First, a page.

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Exemptions for cruises to nowhere used to be granted on a case by case basis (Photo: Anne Kalosh)

Uniformity may be behind new US stance on cruises to nowhere

Revenue cruises to nowhere from US ports on foreign-flag ships are coming to an end. Traditionally such short sailings have been granted exemptions on a case by case basis at the discretion of US Customs and Border Protection's district field offices. Now it appears CBP has decided to adopt a uniform stance and disallow them starting in 2016.

For years foreign-flag ships have been approved for coastwise cruises as long as the vessel entered international waters.

However, in 2013, in connection with Bimini Superfast's cruises to nowhere, CBP's Miami office determined those could not lawfully operate because the crew, who hold D1 visas, were not entering a foreign port, in violation of the Immigration and Nationality Act.

At the time CBP's director of field operations in Miami, Vernon Foret, said the D1 crew were in compliance on international cruises to and from the Bahamas but their visa status did not allow the ship to operate a separate cruise to nowhere.

Bimini Superfast did not submit a manifest nor were its employees or passengers inspected when the vessel returned from a cruise to nowhere because Resorts World Bimini's position was that the ship and its crew were not 'arriving' in the US since they did not depart the US, Foret said. From that he deduced Resorts World's own position was that the cruise to nowhere was a domestic movement, making the use of D1 crew unlawful.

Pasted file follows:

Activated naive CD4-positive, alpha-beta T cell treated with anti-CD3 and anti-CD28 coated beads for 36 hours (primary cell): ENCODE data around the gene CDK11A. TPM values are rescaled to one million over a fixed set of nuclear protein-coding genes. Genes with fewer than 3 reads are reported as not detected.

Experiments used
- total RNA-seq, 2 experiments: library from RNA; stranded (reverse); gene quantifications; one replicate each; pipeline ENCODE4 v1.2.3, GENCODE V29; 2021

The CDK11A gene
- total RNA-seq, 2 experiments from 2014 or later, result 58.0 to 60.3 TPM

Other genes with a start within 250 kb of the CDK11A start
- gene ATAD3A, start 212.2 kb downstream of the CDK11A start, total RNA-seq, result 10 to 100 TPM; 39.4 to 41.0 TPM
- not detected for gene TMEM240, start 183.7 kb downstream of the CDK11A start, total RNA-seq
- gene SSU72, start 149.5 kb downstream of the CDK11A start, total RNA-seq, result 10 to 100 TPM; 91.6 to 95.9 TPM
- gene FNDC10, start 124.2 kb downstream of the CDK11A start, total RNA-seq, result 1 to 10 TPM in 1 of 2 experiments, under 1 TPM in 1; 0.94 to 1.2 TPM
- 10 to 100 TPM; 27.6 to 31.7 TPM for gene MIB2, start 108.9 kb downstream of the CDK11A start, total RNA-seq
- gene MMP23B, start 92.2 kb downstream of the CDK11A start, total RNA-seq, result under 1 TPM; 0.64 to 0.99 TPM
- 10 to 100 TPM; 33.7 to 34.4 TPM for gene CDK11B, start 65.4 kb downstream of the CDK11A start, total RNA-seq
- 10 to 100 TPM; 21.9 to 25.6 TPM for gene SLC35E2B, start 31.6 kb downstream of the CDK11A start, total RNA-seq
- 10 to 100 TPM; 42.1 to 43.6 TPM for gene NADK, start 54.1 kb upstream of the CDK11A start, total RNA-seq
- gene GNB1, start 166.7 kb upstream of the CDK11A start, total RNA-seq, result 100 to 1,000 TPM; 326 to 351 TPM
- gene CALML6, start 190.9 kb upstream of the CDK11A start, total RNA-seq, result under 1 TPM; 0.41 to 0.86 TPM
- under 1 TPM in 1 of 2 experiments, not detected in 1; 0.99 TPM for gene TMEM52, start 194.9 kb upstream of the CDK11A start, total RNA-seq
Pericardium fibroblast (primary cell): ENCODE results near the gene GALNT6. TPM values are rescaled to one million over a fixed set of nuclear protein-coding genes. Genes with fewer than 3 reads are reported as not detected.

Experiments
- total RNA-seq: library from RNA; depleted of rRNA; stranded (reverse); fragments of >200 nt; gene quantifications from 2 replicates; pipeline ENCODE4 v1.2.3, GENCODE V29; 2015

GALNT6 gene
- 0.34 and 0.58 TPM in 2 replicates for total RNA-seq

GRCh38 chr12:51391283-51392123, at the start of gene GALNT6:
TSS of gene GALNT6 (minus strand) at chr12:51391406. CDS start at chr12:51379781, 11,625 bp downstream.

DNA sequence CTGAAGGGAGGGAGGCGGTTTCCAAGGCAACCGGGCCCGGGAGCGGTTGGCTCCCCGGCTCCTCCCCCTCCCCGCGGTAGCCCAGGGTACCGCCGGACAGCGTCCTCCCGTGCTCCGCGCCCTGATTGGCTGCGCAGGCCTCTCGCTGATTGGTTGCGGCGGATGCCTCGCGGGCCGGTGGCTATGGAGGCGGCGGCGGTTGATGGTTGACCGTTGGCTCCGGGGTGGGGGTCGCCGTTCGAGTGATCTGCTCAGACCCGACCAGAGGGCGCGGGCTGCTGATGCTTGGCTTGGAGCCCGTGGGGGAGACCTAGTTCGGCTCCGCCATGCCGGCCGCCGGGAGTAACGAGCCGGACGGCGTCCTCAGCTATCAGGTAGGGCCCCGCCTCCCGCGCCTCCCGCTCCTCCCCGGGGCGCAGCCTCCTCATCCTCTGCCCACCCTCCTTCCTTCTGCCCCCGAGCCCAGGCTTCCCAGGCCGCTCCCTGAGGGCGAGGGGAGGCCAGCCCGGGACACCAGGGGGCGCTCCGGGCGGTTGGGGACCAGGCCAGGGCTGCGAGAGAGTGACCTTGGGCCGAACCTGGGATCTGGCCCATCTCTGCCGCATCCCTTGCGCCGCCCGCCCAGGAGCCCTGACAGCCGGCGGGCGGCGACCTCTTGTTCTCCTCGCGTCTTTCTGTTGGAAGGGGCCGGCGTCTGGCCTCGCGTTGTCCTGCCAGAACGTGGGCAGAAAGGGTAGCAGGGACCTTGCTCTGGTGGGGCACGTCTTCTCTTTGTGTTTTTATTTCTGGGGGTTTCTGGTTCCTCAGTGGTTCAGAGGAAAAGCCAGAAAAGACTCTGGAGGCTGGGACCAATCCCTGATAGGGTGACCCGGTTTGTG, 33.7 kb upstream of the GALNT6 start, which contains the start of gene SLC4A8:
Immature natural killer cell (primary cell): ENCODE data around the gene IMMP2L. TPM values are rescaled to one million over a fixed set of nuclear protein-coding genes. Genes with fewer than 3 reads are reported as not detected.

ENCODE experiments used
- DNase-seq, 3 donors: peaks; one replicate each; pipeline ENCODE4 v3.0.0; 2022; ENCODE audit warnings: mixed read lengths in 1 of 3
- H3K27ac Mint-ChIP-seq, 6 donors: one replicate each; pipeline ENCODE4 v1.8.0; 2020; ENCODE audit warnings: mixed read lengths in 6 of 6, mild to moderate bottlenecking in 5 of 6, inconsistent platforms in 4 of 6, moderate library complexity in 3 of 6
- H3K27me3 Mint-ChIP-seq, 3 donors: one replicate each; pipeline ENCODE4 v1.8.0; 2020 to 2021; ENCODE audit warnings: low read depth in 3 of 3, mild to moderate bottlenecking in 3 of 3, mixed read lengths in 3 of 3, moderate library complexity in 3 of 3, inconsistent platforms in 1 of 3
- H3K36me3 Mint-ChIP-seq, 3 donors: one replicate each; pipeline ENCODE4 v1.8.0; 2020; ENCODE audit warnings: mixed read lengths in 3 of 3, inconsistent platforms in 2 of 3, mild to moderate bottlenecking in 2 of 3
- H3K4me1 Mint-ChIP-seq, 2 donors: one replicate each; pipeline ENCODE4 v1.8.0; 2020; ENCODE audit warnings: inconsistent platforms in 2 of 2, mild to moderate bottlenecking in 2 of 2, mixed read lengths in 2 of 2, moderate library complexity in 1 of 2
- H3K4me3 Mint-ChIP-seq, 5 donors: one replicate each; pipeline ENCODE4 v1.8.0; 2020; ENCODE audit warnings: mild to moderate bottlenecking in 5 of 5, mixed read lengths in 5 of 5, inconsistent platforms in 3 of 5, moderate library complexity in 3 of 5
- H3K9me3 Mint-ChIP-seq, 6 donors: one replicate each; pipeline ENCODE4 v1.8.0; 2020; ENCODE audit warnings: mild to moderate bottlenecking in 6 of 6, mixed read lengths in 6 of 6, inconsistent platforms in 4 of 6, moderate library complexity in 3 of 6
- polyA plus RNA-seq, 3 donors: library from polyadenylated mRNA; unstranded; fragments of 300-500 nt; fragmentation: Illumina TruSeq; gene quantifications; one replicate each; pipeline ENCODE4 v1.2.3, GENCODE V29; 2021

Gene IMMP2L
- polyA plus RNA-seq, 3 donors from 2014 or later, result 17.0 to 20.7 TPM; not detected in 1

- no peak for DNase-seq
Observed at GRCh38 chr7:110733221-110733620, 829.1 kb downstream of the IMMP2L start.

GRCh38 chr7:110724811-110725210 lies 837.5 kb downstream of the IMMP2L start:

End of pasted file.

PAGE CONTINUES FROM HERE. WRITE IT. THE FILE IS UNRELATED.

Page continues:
The ship was allowed to continue its cruises to the Bahamas using D1 crew but if it wished to offer cruises to nowhere, CBP ruled the alien crew must be replaced with US citizens or lawful permanent residents.

When Resorts World's appeal of the decision was denied, the company took its case to the US District Court for the District of Columbia, citing numerous CBP rulings over decades based not on the Immigration law but on the Passenger Vessel Services Act. These had permitted non-coastwise-qualified vessels—non-US-flag vessels employing foreign crew—to operate cruises to nowhere so long as the ship entered international waters.

Resorts World lost the case. The District Court decided an agency is free to interpret its regulations and if it wants to change enforcement policy, it can.

Now it appears CBP is adopting a consistent position on cruises to nowhere and disallowing them—at least, those that are revenue sailings—starting in 2016.

Mini-cruises on the new Carnival Vista and Norwegian Breakaway from New York next year, and on Carnival Sunshine from Norfolk, Virginia, recently have been canceled.

On Friday Seatrade Cruise News was not able to confirm if the Bimini Superfast decision had any bearing on CBP's new policy.

 

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